Asian markets started the new quarter on the back foot Friday, falling despite solid China manufacturing surveys, as a reading on Japan's economy disappointed.
Alex Sato of Invesco Asset Management Japan explains why the country will face challenges in maintaining strong business sentiment readings ahead.
The quarterly survey of business sentiment may come in between the 7-9 range, slightly lower than the previous quarter's 12 reading, said Jay Nelson of Success Stories Japan.
Central banks are running out of policy ammunition but governments also have very little room for fiscal support, says Jonathan Pain of The Pain Report.
Some Japanese trust banks will start to put negative interest rates, passing on the cost of the central bank's negative rates, sources said.
Dennis de Jong, managing director of UFX.com, discusses the Japanese yen and how monetary policy may affect currency markets.
To spur growth Japanese Prime Minister Shinzo Abe said on Tuesday that he would front-load spending earmarked in the 2016 budget.
Japan's Prime Minister Shinzo Abe said on Tuesday he will proceed with a scheduled sales tax hike next year unless the economy is hit by a severe shock.
BNP Paribas' Vassili Serebriakov says there has been an increase in Japan's investors outflows which could potentially weaken the yen further.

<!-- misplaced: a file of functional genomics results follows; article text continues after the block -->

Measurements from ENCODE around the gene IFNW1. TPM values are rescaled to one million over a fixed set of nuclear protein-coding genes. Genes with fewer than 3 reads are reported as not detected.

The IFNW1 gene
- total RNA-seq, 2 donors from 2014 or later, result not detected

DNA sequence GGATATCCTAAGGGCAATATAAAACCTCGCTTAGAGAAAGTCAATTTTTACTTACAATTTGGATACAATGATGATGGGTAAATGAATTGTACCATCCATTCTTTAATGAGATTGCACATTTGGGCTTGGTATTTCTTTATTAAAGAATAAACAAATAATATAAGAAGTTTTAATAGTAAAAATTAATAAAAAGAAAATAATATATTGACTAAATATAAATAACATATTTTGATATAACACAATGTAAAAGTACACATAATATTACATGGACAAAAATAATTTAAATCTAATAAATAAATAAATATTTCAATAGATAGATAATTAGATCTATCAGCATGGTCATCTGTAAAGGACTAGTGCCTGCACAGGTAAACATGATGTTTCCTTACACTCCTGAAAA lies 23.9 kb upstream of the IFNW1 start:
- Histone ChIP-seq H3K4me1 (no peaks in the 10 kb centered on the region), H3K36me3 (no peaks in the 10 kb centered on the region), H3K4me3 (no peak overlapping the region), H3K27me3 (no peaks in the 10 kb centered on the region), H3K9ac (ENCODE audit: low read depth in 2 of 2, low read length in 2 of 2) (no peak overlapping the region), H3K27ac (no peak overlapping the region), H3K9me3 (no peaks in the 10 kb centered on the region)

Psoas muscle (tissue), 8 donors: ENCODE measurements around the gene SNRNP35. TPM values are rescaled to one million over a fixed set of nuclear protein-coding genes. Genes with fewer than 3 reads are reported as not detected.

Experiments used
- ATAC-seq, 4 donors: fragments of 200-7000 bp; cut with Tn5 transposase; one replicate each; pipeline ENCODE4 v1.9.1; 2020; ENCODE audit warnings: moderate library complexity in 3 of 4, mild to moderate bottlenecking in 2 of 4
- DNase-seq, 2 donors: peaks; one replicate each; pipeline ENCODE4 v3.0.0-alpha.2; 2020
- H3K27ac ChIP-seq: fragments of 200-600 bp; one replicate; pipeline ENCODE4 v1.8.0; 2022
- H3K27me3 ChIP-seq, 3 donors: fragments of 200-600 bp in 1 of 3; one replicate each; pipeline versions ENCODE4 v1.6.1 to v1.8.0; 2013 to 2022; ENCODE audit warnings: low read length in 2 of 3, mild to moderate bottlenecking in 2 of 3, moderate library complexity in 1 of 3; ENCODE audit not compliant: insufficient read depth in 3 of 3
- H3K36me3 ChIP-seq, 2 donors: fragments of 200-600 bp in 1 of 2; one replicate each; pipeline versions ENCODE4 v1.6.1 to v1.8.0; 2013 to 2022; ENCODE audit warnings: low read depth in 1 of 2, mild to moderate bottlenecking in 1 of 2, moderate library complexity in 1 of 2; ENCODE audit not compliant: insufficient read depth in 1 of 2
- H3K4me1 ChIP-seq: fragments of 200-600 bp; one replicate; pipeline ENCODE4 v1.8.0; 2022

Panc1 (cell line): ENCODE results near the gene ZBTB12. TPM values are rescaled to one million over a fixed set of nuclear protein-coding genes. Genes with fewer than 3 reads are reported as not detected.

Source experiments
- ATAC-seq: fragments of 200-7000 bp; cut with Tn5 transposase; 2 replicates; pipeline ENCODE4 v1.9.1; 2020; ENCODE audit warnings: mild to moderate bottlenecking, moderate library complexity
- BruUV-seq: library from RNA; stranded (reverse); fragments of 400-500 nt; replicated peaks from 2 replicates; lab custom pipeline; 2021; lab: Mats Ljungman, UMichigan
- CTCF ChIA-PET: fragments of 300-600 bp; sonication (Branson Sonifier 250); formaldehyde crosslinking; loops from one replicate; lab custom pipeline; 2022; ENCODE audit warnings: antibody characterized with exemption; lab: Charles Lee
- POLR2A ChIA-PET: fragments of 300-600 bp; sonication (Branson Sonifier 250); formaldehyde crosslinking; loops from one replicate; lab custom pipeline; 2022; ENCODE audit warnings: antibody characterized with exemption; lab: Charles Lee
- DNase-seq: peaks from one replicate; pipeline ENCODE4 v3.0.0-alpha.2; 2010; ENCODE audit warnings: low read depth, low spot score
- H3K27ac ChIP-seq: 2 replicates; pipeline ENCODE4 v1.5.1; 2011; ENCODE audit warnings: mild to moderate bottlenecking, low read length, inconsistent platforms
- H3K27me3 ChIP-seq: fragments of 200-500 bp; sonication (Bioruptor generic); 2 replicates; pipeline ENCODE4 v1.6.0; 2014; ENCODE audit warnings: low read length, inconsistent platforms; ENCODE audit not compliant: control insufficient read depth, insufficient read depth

BOJ might cut rates further and increase the pace of asset purchases if manufacturers' business confidence dips, says Capital Economics' Marcel Thieliant.
Japan's February consumer inflation was flat as low energy costs and weak consumption capped price growth, keeping the BOJ under pressure for further easing.
Bank of Japan policymakers engaged in heated debate at the March meeting on the pros and cons of their January decision to adopt negative interest rates.
Shinzo Abe infamously talked of three arrows: fiscal stimulus, structural reforms and monetary easing.
Japan's manufacturing activity contracted in March as new export orders shrank sharply, a preliminary business survey showed on Tuesday.
David Sokulsky from UBS Wealth Management Australia explains that Japanese stocks are not indifferent to the risk-on rally across global markets.
The Bank of Thailand faces a tough policy decision, while SKorea will release Q4 GDP and Japan offers up inflation data in a short week.
Asian markets traded mostly higher Friday, after oil prices hit their highest levels for this year. But a stronger yen weighed Japan's shares.
Chris Watling, CEO of Longview Economics, says central banks have been surprising positively and extending the relief rally to make it stronger.
BOJ staff made two proposals; one to expand its asset-buying program and another to add negative interest rates to asset purchases.
The dollar has fallen 2 percent against a basket of currencies since the Fed's decision.